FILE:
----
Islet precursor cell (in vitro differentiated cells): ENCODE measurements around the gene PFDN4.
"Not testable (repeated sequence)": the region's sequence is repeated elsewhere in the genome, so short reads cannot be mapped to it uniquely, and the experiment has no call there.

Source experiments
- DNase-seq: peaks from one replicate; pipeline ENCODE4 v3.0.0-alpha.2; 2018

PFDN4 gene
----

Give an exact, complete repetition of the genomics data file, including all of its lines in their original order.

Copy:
Islet precursor cell (in vitro differentiated cells): ENCODE measurements around the gene PFDN4.
"Not testable (repeated sequence)": the region's sequence is repeated elsewhere in the genome, so short reads cannot be mapped to it uniquely, and the experiment has no call there.

Source experiments
- DNase-seq: peaks from one replicate; pipeline ENCODE4 v3.0.0-alpha.2; 2018

PFDN4 gene